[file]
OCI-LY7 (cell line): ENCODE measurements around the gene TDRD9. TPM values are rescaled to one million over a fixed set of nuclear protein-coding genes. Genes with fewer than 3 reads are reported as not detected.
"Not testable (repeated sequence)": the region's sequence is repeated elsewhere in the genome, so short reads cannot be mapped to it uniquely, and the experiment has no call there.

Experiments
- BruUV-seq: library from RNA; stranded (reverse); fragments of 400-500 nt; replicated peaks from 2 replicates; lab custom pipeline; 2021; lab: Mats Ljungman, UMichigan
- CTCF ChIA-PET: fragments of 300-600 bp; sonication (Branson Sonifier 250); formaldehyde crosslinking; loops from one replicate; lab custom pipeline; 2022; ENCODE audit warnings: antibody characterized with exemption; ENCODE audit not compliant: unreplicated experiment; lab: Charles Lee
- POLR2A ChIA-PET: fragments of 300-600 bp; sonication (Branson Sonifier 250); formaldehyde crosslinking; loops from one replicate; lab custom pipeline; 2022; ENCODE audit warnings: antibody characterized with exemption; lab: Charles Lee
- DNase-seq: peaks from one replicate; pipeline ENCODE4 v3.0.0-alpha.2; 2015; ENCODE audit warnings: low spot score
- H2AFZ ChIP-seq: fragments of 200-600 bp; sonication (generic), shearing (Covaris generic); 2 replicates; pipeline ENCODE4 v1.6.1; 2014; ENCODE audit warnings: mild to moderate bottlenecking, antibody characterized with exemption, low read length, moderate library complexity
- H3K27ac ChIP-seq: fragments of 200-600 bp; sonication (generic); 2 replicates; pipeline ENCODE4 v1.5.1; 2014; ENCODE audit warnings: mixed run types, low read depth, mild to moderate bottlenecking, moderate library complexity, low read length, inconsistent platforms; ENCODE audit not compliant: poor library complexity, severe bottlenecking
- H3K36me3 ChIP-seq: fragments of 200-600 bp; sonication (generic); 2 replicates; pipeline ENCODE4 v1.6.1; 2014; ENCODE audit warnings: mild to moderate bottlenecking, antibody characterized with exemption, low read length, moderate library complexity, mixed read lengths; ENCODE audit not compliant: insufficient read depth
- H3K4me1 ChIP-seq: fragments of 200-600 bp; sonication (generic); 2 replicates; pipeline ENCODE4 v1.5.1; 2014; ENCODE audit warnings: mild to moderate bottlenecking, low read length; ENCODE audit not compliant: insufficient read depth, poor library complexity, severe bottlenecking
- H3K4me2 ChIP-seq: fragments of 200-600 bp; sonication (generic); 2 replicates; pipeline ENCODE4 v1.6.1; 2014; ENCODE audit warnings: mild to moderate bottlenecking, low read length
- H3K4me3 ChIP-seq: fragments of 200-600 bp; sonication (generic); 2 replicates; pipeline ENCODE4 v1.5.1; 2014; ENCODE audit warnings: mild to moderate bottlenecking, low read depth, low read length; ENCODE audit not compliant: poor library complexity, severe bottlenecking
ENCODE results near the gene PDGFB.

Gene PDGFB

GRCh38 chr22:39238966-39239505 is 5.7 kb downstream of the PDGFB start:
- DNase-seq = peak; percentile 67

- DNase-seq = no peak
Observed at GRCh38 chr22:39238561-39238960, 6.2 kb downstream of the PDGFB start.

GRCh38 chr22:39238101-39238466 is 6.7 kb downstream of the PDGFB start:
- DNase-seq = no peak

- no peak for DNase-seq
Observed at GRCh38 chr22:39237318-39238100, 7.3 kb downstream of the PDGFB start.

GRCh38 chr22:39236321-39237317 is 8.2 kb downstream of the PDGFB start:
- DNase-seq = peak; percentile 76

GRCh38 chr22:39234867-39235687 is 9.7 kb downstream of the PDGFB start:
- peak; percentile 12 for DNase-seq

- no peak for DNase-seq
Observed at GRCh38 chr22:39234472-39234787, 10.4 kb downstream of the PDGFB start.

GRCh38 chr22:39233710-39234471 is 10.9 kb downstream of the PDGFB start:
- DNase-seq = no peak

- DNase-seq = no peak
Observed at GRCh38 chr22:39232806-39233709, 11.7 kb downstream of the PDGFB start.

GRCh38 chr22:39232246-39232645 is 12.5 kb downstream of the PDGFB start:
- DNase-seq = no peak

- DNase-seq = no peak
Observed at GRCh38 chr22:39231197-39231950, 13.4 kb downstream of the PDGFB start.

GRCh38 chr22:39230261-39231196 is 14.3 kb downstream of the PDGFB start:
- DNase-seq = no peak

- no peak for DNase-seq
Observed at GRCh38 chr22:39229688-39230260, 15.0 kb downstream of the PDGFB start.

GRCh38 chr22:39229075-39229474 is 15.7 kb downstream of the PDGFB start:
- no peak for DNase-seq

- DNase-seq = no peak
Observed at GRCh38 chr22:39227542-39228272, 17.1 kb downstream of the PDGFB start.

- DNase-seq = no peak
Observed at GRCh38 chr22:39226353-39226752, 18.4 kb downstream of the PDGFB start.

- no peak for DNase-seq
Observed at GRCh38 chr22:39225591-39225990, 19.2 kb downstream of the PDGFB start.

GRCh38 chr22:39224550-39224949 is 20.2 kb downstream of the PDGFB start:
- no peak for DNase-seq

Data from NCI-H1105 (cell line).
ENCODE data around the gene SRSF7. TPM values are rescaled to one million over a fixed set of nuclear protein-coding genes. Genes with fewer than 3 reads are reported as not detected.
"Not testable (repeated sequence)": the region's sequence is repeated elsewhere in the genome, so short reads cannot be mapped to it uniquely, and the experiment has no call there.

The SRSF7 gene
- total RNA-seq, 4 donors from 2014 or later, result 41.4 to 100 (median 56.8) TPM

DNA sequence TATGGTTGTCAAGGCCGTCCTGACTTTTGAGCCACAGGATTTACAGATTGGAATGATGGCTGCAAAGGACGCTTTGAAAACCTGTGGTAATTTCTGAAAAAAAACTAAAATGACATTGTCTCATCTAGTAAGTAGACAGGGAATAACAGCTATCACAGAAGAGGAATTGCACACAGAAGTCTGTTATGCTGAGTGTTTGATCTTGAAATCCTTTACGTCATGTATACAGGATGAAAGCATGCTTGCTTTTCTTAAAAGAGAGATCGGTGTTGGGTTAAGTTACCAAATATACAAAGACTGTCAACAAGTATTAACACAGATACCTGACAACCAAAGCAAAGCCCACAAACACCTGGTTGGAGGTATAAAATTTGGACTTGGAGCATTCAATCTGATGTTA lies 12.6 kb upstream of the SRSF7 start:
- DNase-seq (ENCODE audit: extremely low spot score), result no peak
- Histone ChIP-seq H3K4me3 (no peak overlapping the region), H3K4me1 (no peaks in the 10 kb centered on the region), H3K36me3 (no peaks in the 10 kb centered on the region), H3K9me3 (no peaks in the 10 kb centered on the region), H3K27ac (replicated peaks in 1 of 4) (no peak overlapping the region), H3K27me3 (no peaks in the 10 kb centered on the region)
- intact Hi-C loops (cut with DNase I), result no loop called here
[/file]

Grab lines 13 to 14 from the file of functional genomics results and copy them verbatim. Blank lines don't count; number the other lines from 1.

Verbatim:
- H3K4me3 ChIP-seq: fragments of 200-600 bp; sonication (generic); 2 replicates; pipeline ENCODE4 v1.5.1; 2014; ENCODE audit warnings: mild to moderate bottlenecking, low read depth, low read length; ENCODE audit not compliant: poor library complexity, severe bottlenecking
ENCODE results near the gene PDGFB.